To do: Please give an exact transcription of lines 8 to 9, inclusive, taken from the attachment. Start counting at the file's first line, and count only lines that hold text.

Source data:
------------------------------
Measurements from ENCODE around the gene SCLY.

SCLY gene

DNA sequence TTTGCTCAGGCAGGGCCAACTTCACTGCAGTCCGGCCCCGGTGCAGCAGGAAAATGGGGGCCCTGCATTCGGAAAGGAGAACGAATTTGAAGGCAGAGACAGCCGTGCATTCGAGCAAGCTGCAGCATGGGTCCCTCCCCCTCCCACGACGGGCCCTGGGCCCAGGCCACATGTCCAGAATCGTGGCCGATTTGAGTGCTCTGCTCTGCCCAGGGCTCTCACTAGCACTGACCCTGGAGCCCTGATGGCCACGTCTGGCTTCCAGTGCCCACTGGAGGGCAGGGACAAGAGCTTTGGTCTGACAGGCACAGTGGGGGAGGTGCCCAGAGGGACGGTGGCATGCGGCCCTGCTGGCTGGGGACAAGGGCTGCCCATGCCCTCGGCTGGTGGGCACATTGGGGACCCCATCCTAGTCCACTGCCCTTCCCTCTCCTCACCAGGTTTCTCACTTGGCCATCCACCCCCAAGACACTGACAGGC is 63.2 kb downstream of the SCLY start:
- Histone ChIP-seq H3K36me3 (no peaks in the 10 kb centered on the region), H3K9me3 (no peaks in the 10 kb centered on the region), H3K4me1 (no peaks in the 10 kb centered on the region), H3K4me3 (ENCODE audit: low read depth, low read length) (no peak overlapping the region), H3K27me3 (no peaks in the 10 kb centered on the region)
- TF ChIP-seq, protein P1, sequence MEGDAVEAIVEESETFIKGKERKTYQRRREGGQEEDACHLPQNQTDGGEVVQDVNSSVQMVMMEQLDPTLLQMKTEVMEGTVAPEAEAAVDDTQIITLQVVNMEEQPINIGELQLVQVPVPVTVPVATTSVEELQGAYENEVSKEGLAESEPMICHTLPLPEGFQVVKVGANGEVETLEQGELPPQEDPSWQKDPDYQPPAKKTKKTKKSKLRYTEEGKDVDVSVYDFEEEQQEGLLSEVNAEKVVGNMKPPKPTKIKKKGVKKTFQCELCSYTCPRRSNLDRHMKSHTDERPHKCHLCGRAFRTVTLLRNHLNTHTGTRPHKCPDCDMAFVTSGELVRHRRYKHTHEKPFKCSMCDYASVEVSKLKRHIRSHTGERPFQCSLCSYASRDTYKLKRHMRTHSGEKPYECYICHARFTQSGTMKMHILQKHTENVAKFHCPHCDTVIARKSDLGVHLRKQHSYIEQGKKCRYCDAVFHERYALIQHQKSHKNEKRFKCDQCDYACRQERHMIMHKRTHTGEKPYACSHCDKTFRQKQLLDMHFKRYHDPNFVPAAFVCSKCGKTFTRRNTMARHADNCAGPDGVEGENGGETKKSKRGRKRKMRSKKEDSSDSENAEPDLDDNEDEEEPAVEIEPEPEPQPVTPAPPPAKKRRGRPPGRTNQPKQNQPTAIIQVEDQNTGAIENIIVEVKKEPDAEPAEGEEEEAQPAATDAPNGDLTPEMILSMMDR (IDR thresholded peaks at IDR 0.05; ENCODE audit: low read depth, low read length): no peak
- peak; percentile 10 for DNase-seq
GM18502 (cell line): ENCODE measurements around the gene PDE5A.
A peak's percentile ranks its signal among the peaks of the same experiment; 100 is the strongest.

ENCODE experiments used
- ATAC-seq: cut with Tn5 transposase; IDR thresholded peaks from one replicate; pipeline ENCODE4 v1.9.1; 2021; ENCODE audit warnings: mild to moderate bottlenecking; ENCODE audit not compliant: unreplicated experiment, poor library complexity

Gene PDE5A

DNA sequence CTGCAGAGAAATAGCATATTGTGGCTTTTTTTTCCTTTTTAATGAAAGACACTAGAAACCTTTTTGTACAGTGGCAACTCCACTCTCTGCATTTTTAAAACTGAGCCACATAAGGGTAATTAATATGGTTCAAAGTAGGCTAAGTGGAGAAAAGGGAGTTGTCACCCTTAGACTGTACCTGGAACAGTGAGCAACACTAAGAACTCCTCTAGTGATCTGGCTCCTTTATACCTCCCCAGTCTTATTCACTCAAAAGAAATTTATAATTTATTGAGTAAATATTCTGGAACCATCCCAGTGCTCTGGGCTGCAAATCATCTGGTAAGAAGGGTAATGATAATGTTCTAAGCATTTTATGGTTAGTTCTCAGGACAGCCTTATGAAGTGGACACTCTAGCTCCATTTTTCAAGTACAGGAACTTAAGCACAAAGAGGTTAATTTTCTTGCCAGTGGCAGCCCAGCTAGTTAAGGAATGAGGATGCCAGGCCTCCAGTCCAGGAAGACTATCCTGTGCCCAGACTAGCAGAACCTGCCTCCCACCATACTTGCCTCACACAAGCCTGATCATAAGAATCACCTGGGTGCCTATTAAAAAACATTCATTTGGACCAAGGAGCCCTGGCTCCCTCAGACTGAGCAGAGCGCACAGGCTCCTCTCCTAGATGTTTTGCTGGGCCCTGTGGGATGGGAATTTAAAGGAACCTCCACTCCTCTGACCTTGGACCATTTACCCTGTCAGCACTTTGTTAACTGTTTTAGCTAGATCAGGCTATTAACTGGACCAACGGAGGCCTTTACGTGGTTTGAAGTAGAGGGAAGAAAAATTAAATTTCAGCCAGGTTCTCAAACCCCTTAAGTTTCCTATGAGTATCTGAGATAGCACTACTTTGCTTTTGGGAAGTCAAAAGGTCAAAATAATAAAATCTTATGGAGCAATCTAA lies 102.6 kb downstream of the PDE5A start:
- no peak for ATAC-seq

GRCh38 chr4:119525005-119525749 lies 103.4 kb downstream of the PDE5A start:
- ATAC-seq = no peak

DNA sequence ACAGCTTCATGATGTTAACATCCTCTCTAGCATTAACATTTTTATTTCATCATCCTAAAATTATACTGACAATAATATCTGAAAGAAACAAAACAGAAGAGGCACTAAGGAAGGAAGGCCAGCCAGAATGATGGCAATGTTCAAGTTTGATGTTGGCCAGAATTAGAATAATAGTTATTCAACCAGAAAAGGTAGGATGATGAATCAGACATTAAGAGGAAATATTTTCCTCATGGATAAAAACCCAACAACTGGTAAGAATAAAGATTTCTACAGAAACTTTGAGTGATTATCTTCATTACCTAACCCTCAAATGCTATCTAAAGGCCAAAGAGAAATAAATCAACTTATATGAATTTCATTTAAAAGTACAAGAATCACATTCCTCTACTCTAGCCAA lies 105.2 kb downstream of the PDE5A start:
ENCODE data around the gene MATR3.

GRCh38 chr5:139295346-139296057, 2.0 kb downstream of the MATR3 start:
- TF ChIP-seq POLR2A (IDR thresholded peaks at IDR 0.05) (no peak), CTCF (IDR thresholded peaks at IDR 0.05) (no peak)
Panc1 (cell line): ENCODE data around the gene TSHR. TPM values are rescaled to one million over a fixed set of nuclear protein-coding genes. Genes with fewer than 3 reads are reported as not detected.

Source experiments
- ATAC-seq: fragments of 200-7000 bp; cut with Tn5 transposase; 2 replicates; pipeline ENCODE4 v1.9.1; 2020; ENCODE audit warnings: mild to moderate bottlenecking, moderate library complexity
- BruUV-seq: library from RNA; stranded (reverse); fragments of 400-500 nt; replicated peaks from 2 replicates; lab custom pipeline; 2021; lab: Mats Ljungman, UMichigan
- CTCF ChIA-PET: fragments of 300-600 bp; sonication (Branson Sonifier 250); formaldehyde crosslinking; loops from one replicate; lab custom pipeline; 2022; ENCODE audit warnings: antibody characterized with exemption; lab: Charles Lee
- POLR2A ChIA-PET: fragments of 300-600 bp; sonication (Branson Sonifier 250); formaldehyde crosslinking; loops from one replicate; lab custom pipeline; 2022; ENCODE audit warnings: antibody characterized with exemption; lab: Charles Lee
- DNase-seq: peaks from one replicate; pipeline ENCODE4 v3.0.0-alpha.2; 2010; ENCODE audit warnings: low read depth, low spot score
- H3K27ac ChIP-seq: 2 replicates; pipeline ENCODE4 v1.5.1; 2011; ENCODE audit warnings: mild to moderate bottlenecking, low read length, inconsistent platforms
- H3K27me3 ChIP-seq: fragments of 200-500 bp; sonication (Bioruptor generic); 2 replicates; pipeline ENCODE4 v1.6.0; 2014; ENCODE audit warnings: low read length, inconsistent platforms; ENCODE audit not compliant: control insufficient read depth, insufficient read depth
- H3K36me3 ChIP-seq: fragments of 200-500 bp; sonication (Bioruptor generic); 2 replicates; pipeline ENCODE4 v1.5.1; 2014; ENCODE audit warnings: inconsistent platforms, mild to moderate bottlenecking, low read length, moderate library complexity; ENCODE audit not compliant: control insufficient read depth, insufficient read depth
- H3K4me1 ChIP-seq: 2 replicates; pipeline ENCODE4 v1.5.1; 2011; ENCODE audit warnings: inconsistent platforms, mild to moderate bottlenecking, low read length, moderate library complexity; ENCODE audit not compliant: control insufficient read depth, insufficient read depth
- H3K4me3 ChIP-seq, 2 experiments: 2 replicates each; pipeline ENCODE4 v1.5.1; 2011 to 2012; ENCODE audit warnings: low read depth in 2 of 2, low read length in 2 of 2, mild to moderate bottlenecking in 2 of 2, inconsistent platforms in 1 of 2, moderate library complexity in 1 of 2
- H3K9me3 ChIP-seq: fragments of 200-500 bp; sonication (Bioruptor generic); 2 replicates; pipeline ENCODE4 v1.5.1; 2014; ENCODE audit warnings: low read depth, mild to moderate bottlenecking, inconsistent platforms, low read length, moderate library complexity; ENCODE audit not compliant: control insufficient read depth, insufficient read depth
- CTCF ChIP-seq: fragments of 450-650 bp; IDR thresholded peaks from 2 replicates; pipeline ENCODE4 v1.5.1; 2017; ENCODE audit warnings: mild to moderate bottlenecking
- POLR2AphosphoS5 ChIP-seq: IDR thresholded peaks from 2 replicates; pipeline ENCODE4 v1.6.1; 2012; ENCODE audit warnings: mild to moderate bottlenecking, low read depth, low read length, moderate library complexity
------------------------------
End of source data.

A peak's percentile ranks its signal among the peaks of the same experiment; 100 is the strongest.

ENCODE experiments used